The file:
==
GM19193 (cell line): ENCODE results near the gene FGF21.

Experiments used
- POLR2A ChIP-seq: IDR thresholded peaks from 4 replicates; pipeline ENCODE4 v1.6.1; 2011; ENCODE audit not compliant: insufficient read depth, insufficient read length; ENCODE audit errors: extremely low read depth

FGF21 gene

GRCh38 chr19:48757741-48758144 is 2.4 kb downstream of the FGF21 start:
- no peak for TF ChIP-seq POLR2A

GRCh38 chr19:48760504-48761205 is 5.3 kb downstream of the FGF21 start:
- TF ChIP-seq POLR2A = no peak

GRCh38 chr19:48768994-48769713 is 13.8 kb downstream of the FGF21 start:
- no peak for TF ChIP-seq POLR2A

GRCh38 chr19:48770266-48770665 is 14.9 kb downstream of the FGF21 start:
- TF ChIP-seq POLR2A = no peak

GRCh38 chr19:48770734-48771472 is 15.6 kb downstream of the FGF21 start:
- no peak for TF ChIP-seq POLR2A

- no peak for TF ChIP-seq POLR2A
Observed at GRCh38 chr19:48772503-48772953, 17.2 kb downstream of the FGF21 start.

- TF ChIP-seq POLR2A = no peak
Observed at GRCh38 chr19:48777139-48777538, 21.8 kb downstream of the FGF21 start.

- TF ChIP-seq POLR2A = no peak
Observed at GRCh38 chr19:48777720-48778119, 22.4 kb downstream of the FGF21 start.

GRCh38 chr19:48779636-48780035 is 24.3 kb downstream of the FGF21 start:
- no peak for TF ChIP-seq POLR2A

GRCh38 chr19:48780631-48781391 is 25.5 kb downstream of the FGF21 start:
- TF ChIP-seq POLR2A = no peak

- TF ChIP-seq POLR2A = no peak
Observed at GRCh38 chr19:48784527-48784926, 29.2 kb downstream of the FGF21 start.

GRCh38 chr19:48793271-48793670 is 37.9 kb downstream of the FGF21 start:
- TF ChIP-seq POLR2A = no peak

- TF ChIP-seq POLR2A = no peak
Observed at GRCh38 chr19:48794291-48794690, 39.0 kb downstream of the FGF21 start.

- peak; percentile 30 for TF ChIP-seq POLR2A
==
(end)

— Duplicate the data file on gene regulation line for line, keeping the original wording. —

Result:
GM19193 (cell line): ENCODE results near the gene FGF21.

Experiments used
- POLR2A ChIP-seq: IDR thresholded peaks from 4 replicates; pipeline ENCODE4 v1.6.1; 2011; ENCODE audit not compliant: insufficient read depth, insufficient read length; ENCODE audit errors: extremely low read depth

FGF21 gene

GRCh38 chr19:48757741-48758144 is 2.4 kb downstream of the FGF21 start:
- no peak for TF ChIP-seq POLR2A

GRCh38 chr19:48760504-48761205 is 5.3 kb downstream of the FGF21 start:
- TF ChIP-seq POLR2A = no peak

GRCh38 chr19:48768994-48769713 is 13.8 kb downstream of the FGF21 start:
- no peak for TF ChIP-seq POLR2A

GRCh38 chr19:48770266-48770665 is 14.9 kb downstream of the FGF21 start:
- TF ChIP-seq POLR2A = no peak

GRCh38 chr19:48770734-48771472 is 15.6 kb downstream of the FGF21 start:
- no peak for TF ChIP-seq POLR2A

- no peak for TF ChIP-seq POLR2A
Observed at GRCh38 chr19:48772503-48772953, 17.2 kb downstream of the FGF21 start.

- TF ChIP-seq POLR2A = no peak
Observed at GRCh38 chr19:48777139-48777538, 21.8 kb downstream of the FGF21 start.

- TF ChIP-seq POLR2A = no peak
Observed at GRCh38 chr19:48777720-48778119, 22.4 kb downstream of the FGF21 start.

GRCh38 chr19:48779636-48780035 is 24.3 kb downstream of the FGF21 start:
- no peak for TF ChIP-seq POLR2A

GRCh38 chr19:48780631-48781391 is 25.5 kb downstream of the FGF21 start:
- TF ChIP-seq POLR2A = no peak

- TF ChIP-seq POLR2A = no peak
Observed at GRCh38 chr19:48784527-48784926, 29.2 kb downstream of the FGF21 start.

GRCh38 chr19:48793271-48793670 is 37.9 kb downstream of the FGF21 start:
- TF ChIP-seq POLR2A = no peak

- TF ChIP-seq POLR2A = no peak
Observed at GRCh38 chr19:48794291-48794690, 39.0 kb downstream of the FGF21 start.

- peak; percentile 30 for TF ChIP-seq POLR2A